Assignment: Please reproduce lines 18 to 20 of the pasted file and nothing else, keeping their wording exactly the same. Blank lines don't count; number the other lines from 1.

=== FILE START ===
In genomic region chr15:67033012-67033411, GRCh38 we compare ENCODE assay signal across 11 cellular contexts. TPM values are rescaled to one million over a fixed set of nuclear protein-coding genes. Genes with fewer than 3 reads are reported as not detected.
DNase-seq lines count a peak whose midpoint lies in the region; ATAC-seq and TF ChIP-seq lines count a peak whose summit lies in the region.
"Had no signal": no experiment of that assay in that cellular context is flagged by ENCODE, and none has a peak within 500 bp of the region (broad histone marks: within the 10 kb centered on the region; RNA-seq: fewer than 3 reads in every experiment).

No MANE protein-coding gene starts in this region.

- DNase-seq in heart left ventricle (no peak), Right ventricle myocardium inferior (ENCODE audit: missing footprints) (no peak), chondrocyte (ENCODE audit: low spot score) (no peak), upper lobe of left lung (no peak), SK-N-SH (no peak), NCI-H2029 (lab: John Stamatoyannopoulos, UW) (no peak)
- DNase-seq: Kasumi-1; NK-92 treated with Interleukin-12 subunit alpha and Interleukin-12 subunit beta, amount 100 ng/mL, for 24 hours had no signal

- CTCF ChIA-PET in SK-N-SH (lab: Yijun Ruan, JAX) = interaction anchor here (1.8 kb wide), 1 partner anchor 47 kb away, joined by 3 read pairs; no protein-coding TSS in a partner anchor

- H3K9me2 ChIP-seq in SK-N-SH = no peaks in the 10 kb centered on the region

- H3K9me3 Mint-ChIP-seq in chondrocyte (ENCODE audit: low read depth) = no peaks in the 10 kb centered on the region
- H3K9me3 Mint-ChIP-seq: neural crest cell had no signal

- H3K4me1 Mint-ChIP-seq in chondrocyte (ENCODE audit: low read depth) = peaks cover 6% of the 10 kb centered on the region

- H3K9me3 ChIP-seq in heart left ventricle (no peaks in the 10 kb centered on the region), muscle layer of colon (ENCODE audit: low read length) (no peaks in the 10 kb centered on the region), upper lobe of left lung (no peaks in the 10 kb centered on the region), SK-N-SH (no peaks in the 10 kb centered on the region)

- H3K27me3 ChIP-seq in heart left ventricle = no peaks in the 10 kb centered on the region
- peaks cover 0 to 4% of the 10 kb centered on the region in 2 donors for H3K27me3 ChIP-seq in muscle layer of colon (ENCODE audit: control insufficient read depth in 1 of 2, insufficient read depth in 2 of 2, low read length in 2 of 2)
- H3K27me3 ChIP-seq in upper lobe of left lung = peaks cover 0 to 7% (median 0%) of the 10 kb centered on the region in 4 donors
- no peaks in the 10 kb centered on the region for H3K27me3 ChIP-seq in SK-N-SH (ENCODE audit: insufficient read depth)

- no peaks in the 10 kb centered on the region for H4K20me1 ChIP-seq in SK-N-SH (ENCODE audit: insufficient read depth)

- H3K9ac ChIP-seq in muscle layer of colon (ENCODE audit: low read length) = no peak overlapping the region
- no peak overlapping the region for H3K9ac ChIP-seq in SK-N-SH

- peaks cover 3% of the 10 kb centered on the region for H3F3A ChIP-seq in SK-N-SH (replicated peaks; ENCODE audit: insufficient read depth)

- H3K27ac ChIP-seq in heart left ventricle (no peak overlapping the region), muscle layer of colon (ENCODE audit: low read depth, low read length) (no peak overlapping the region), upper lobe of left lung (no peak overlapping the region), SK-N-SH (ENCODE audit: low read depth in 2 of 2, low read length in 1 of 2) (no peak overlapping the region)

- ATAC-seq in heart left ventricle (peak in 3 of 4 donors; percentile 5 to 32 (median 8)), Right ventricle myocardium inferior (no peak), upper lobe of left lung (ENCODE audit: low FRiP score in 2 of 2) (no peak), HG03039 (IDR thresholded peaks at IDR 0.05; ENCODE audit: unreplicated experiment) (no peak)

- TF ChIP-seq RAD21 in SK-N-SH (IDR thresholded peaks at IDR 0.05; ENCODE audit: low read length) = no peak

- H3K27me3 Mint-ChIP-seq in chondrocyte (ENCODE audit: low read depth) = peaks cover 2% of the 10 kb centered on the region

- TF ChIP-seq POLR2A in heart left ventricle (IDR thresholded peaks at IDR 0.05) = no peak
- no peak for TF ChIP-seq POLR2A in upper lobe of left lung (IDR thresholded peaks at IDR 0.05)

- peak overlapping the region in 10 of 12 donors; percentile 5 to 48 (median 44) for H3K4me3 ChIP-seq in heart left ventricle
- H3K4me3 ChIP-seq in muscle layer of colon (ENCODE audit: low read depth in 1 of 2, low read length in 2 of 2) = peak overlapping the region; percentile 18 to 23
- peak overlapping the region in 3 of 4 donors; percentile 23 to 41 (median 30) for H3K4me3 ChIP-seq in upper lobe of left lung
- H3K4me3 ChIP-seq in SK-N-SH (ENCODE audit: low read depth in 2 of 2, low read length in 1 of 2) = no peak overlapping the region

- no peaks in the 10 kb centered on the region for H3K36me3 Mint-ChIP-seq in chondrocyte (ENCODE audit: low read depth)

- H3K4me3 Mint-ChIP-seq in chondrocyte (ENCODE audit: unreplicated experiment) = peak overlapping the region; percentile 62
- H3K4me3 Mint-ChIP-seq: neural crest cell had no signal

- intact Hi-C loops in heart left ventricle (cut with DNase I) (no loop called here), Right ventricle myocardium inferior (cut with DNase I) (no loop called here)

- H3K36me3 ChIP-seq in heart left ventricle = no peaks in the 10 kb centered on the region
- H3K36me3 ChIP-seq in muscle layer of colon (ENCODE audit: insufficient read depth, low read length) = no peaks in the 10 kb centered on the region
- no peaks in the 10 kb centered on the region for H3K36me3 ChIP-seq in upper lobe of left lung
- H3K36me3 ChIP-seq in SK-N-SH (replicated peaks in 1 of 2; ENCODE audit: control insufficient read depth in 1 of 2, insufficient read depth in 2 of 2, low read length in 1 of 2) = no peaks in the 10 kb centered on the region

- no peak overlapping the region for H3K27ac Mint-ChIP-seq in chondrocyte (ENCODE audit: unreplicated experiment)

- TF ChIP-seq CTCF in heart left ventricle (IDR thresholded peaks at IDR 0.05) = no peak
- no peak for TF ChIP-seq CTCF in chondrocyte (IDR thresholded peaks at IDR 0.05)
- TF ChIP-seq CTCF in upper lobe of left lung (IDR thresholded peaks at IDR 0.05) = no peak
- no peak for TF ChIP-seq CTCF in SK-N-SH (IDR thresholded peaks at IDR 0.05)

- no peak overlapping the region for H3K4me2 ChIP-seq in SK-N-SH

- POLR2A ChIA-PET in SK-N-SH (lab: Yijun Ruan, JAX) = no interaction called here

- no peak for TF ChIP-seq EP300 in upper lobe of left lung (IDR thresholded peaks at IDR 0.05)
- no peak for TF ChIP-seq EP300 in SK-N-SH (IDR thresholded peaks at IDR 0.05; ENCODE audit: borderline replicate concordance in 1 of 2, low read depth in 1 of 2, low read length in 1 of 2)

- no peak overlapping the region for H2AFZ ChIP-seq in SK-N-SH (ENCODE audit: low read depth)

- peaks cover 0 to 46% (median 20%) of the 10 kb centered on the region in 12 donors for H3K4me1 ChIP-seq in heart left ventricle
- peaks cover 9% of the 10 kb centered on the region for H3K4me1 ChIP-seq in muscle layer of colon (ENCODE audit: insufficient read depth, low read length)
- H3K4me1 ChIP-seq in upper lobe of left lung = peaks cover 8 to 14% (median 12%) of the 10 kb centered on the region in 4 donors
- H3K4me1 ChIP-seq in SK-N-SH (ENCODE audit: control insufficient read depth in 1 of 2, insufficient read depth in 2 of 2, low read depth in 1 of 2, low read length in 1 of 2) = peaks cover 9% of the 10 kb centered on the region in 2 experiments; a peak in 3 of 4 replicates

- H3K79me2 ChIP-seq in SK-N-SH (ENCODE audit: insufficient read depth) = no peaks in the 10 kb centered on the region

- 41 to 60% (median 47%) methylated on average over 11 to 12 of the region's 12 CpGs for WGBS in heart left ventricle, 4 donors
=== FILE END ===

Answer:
- H3K9ac ChIP-seq in muscle layer of colon (ENCODE audit: low read length) = no peak overlapping the region
- no peak overlapping the region for H3K9ac ChIP-seq in SK-N-SH

- peaks cover 3% of the 10 kb centered on the region for H3F3A ChIP-seq in SK-N-SH (replicated peaks; ENCODE audit: insufficient read depth)